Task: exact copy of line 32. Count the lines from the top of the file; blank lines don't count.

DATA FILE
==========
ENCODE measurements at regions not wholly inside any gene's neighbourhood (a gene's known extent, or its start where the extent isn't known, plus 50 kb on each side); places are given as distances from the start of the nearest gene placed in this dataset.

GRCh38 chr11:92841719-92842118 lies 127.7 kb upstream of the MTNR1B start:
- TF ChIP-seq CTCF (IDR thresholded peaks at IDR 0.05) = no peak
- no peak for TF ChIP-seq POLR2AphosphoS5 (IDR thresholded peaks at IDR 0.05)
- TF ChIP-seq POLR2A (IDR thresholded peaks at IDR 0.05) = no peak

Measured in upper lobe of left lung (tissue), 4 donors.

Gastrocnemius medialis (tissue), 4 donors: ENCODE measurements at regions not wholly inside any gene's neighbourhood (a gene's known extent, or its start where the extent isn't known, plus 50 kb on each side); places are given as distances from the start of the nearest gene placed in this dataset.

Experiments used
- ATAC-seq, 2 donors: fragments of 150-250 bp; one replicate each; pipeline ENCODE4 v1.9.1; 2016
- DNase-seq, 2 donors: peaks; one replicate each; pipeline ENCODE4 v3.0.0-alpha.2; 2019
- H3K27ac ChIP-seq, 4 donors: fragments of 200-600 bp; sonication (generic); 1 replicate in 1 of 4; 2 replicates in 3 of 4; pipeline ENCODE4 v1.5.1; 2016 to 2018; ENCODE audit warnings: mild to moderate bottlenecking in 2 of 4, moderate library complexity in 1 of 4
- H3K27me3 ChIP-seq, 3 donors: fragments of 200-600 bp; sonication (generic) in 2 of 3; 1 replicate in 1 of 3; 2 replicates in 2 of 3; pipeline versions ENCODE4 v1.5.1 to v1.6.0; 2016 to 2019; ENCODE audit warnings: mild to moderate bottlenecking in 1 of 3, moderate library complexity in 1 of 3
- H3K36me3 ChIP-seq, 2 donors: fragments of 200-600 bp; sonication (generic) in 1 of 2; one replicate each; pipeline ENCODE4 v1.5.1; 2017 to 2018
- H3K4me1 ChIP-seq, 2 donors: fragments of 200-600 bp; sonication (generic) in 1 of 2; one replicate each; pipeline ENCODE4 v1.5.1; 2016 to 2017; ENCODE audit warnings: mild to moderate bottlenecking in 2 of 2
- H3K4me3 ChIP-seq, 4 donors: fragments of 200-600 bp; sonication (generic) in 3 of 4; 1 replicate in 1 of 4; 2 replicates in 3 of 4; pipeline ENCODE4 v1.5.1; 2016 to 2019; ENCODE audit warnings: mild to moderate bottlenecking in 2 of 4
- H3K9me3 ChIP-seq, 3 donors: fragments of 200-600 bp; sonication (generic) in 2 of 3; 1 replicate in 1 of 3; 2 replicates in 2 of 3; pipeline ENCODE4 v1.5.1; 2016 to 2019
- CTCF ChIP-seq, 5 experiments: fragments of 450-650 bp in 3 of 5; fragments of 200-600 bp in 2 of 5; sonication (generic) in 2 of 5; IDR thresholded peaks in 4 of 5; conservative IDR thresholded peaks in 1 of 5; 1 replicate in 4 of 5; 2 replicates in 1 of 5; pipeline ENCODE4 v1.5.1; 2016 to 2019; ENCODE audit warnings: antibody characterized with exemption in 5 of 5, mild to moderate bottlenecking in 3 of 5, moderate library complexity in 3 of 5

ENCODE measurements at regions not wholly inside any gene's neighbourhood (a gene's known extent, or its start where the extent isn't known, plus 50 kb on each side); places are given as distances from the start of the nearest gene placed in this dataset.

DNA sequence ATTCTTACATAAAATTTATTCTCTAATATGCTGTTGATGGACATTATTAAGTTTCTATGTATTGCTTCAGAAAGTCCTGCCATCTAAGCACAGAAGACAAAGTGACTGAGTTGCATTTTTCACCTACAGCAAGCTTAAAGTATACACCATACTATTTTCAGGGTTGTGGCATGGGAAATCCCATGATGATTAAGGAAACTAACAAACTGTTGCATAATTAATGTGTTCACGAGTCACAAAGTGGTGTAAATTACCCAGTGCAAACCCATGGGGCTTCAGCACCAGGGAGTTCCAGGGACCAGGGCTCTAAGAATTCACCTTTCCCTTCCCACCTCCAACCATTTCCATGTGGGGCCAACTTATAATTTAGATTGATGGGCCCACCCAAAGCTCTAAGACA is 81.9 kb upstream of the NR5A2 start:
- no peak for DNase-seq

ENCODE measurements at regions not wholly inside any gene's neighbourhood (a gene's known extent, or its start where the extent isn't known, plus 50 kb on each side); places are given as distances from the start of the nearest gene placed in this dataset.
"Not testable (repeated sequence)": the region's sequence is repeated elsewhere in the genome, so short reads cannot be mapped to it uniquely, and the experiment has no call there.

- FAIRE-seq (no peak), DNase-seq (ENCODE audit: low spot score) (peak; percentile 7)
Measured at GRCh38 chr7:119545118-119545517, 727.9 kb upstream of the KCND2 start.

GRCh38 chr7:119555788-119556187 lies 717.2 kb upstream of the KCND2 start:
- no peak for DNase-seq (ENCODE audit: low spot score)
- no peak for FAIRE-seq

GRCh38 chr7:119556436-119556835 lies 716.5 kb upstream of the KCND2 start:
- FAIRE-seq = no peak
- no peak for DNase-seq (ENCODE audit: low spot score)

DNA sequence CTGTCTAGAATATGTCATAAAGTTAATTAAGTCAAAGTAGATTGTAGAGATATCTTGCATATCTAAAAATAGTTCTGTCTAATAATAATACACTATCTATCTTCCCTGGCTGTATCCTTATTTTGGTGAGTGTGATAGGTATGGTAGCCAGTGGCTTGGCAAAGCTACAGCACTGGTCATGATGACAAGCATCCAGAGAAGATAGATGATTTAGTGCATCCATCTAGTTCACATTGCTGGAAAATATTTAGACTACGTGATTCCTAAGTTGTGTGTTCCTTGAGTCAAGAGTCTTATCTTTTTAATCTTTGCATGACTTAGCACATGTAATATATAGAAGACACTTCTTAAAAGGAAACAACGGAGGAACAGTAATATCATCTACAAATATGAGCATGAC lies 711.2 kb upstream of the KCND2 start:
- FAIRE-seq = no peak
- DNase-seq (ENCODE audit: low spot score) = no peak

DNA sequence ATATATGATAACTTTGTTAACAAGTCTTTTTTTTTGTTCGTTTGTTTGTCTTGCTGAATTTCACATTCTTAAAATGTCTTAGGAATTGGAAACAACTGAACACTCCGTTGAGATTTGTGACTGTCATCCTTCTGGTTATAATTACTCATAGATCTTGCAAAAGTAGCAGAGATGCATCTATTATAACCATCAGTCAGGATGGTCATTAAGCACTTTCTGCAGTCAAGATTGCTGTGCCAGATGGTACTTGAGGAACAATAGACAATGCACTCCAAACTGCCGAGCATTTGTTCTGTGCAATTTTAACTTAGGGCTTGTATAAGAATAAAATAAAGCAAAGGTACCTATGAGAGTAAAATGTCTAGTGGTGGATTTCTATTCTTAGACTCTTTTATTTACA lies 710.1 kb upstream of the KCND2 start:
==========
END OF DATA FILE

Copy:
- FAIRE-seq = no peak